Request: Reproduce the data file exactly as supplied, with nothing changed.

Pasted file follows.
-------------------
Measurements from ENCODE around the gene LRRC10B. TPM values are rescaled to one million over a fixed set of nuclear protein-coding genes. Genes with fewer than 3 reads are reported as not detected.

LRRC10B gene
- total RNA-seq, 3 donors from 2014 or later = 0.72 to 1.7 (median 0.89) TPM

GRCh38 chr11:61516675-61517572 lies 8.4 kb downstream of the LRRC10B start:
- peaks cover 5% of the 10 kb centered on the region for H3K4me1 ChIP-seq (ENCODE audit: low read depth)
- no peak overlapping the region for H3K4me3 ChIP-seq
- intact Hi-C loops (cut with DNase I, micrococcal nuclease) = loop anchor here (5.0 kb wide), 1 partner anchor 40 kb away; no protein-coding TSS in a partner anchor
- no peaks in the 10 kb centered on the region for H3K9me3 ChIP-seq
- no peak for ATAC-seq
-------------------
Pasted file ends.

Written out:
Measurements from ENCODE around the gene LRRC10B. TPM values are rescaled to one million over a fixed set of nuclear protein-coding genes. Genes with fewer than 3 reads are reported as not detected.

LRRC10B gene
- total RNA-seq, 3 donors from 2014 or later = 0.72 to 1.7 (median 0.89) TPM

GRCh38 chr11:61516675-61517572 lies 8.4 kb downstream of the LRRC10B start:
- peaks cover 5% of the 10 kb centered on the region for H3K4me1 ChIP-seq (ENCODE audit: low read depth)
- no peak overlapping the region for H3K4me3 ChIP-seq
- intact Hi-C loops (cut with DNase I, micrococcal nuclease) = loop anchor here (5.0 kb wide), 1 partner anchor 40 kb away; no protein-coding TSS in a partner anchor
- no peaks in the 10 kb centered on the region for H3K9me3 ChIP-seq
- no peak for ATAC-seq